Travel Form, And I’m Out
It is often the case that we are jumped by four or five horde ten levels higher than us. This is often because we’ve jumped a friend of theirs, ten levels lower than us, as retribution for some earlier act of aggression, in slavish iteration of a behavior that has - as its culmination - the end of all life, everywhere. Kara marveled that Gabriel and I were able to escape these confrontations with such regularity. What was our secret? "Fear," I said, bending the microphone closer. "Fear, and selfishness."
Watching the development of Sins, I kept getting a Hegemonia vibe - a vibe that was, in a word, hegemonian. It tried to answer the same questions about the space empire genre years ago, to some success. More successfully, in some cases.
Graphically, it still holds up well - thanks in large part to its thoughtful, functional ship designs and well-realized aesthetic. Compare the two games, and try to imagine that this game was released five years before this one. It got there at the expense of scale - Sins can get pretty epic in this regard - but it didn’t take much to impress a person in 2002.
They both had to give the player tools to manage a solar system, and Hegemonia had a collapsed "Empire Tree" prototype in the lower left. It was much more the traditional RTS in this regard, allowing ships to float free through space - it didn’t have the "warp lanes" concept that defines classical 4x, governing travel between worlds.
There are actually too many similarities to name, small and large things. But the main distinction would be that Hegemonia had a full campaign, playable cooperatively, but it executed this in an interesting way. RTS games that allow cooperative play typically do so by allowing you to play on the same map, and perhaps share technology and money, but you have your own bases and are in every other way like competitors. You can play Sins in this way, and it’s extremely fun. In Hegemonia, though, you all played as a single army - and it did nothing to break up the responsibilities mechanically. Every player had control at any time. This made it a game about communication, at least at the beginning. I would manage the infrastructure, building parts on five entire planets to ship to our factory world. Pork was the Minister of War. He’d place orders for specific fleets with specific loadouts to be delivered to specific fights, and I did so. The tech tree that everyone races through in an RTS was present here, but you could probably only research a couple things per mission. The simple choice to stretch out the tree over the course of the campaign put each advance in context and made them momentous. It had the feel of character progression.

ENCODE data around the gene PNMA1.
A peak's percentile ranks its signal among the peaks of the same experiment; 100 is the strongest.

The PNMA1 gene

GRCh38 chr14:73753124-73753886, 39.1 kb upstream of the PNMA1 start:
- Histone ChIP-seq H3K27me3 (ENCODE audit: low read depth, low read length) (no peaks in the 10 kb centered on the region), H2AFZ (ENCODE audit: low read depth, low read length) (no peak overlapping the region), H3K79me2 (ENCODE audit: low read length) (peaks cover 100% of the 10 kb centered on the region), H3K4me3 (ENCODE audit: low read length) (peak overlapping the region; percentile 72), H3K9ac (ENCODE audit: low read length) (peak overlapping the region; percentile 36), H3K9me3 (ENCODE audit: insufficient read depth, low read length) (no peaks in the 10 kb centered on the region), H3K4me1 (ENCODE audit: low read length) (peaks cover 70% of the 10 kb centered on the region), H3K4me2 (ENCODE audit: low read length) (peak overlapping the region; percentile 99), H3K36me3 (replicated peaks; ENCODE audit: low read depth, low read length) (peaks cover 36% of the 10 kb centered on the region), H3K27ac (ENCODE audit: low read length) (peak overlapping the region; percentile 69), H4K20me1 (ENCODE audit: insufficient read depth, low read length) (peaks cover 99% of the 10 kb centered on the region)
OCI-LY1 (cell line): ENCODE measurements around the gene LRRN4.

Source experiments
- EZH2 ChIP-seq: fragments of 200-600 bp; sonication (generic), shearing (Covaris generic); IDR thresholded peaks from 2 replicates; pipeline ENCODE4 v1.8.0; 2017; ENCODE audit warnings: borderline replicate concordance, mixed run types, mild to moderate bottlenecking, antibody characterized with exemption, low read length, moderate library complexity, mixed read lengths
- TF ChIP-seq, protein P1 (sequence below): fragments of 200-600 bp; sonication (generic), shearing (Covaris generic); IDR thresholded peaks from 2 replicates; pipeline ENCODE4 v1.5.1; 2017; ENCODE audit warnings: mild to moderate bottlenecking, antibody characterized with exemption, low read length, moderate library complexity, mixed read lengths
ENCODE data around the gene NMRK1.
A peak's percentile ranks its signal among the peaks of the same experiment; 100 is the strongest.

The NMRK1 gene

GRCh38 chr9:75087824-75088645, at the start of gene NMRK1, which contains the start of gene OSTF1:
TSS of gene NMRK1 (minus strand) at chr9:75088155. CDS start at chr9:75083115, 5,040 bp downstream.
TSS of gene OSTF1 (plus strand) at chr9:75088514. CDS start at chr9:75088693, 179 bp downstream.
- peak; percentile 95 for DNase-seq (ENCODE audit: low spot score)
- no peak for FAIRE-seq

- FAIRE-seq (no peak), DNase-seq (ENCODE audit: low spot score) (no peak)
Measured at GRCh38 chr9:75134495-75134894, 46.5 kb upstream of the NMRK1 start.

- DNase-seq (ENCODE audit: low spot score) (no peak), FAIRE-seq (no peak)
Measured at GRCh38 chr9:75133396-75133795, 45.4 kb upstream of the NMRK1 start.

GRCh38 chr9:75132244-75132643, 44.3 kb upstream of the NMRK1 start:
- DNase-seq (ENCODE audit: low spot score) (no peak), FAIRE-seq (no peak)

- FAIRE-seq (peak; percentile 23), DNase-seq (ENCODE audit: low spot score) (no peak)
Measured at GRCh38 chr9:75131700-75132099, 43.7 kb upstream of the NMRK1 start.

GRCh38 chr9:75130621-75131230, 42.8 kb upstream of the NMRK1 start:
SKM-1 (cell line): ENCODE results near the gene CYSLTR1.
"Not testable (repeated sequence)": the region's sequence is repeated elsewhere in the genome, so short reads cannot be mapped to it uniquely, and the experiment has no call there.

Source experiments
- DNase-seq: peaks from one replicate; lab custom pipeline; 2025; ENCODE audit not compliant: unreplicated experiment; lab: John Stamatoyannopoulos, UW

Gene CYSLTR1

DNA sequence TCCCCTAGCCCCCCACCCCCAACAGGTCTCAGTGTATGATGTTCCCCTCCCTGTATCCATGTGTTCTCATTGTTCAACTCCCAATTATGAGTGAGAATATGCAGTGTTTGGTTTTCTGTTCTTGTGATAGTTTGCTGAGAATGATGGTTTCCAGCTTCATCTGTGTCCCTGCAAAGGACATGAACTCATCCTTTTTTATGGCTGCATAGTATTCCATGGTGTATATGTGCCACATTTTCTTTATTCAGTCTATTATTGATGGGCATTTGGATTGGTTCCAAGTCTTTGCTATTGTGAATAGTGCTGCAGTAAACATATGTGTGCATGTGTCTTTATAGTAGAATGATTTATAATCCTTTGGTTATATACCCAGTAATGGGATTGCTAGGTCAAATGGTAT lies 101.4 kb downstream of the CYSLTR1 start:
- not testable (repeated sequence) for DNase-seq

The trouble, which I have saved for the end, was significant: the game did not actually work. Its interface was appropriate for a science fiction endeavor, as it had been designed by an alien race without any of the limbs or thoughts we consider standard issue. We could never get past the second to last mission because we would lose our connection one hundred percent of the time - and yet, here I am years later, trying to explain its virtues. I place a premium on those noble failures, mutant games that schluck their way out of thick algae to gasp and die on the beach. ChromeHounds was another game that was practically impenetrable, but it is easily the boldest, most uncompromising game on the platform. I think our people are sort of obsessed with polish, to be honest. I’m not a masochist by any means, and it is my preference to play games that function, but I feel very strongly that I need to be receptive - both for myself, and in your service. We can’t assume that every incredible, epochal idea is matched by mechanically incredible execution.